The coming year will bring dramatic changes to corporate learning.
by Josh Bersin
November 29, 2009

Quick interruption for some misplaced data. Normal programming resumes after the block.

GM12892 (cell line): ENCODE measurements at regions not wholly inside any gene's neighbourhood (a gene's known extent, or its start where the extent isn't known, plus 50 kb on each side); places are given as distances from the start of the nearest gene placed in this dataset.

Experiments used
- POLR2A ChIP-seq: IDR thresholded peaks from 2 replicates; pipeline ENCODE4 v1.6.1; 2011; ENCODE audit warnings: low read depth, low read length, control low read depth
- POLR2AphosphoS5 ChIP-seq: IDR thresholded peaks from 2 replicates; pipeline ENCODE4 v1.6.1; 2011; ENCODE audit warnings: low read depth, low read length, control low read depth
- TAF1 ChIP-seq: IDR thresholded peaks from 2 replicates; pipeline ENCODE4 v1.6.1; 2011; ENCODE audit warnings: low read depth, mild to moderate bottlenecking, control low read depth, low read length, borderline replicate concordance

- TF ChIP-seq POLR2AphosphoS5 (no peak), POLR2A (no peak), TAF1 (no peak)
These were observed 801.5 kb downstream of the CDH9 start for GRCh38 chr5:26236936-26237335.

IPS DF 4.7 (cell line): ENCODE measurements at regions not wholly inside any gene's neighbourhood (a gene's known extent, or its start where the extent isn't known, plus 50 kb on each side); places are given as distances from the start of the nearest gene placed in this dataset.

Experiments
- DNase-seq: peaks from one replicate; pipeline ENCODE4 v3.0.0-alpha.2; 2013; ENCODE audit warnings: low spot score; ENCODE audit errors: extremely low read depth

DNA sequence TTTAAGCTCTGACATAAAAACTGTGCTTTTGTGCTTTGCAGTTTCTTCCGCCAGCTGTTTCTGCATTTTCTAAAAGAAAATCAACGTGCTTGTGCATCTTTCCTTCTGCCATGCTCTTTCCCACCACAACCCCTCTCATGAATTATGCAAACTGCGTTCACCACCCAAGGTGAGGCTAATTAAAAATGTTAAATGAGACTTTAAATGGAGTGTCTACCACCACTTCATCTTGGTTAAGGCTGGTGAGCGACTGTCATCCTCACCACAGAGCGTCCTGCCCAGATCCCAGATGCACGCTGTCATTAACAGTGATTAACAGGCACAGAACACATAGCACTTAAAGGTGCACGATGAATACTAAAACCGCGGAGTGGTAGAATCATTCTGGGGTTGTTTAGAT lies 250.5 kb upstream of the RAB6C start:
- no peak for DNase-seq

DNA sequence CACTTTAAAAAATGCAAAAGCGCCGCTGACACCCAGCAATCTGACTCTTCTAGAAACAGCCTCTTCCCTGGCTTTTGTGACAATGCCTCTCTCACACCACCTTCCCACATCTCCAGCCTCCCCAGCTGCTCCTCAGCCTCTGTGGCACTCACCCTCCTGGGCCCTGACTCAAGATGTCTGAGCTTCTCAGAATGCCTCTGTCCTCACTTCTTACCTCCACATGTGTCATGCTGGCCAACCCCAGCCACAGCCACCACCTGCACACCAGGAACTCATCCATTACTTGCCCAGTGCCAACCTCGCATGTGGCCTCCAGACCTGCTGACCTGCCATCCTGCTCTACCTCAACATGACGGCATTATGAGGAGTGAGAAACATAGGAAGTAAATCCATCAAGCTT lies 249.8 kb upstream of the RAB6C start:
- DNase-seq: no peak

<p>The coming year will bring dramatic changes to corporate learning. Here are the biggest trends to consider as you make learning resolutions. </p> <p>Formalize informal learning. New training programs must incorporate elements of social learning, embedded learning, on-demand learning, coaching and performance support. </p> <p>Formalizing informal learning is an imperative for all training organizations in 2010. Doing so will likely touch many aspects of the organization and could require you to revamp the instructional design process, retrain and reallocate staffers, re-evaluate the role of off-the-shelf content, reallocate budget dollars and more. </p> <p>Embrace social learning. Social learning is one of many elements of informal learning but deserves special focus because of its pervasiveness in our culture. With so many employees now accustomed to using Facebook, LinkedIn, Twitter, blogs and wikis, many organizations are leveraging these and similar tools. These include The Federal Reserve Bank of Cleveland, BT, Sun, Microsoft, Accenture, Qualcomm and Cisco. </p> <p>To get started, organizations must first embrace “we-learning” and its collaborative philosophy. Accept that some of the best knowledge resources are found within the company; employees often learn best from peers and credible subject-matter experts; and powerful learning can transpire when people collaborate. </p> <p>Communities of practice, wikis, blogs, discussion groups and expert directories are just a few of the ways to help employees solve problems faster while bringing new efficiencies to learning. While many of these tools are already standard for IT and other types of technical training, consider them for all other types of training, including managerial, leadership and certification. </p> <p>Focus on deep specialization. The recession has forced us to cut back on many training and infrastructure investments. As a result, focus is on the programs that drive greatest business value. </p> <p>Unexpectedly, some organizations are finding an upside to budget cuts. Doing less means they can focus on building deeper levels of expertise in their audiences. Businesses that have done well over the last year have focused on core competencies, such as product design, engineering, consulting, research, sales and marketing. CLOs have the opportunity in 2010 to re-engineer programs for even greater levels of specialization.</p> <p>A case in point is the worldwide on-boarding program for wind engineers and support professionals at Vestas Wind System. As one of the world’s fastest growing energy companies, Vestas needs to hire thousands of professionals worldwide. Its products are highly engineered (consider the fact that a wind turbine blade the length of a football field can only have a few millimeters of variance). The company has invested millions of dollars in a global on-boarding program that teaches new hires about all the important elements of wind energy and power distribution. Vestas will continue to be successful in 2010, in part because of its attention to specialization. IBM, Accenture and Boeing are among organizations with similar stories.</p> <p>Recognize this is a period for technology transition. Changes in program design, learning delivery and implementation require highly flexible learning platforms. Traditional LMS, LCMS and learning portals are being revolutionized. Additionally, most companies also want to integrate their learning technology platforms with talent management solutions. </p> <p>Consequently, most learning and HR technology providers are in the middle of major transitions. This may require patience with an LMS provider, connecting a current solution to SharePoint or another social networking system and stitching together the technology pieces necessary to meet immediate needs. As the platform market continues to evolve, take a pragmatic approach and recognize that some investments will likely have a fairly short lifespan. </p> <p>Do less with less — and then do more. Over the past year, most L&D organizations have been downsized, forcing them to do less with less. This actually has been a healthy process, according to many executives. For example, a senior HR executive for a large event services company told us that she consolidated the company’s training team from more than 150 people to only 40. After much process redesign, the team is actually more productive than before.</p> <p>If economic recovery continues, budgets will gradually begin to grow. Nearly 70 percent of all the companies we surveyed in 2009 told us they were reorganizing their L&D teams for efficiency. When budgets do grow, these new structures can be used to deliver more efficient programs.</p>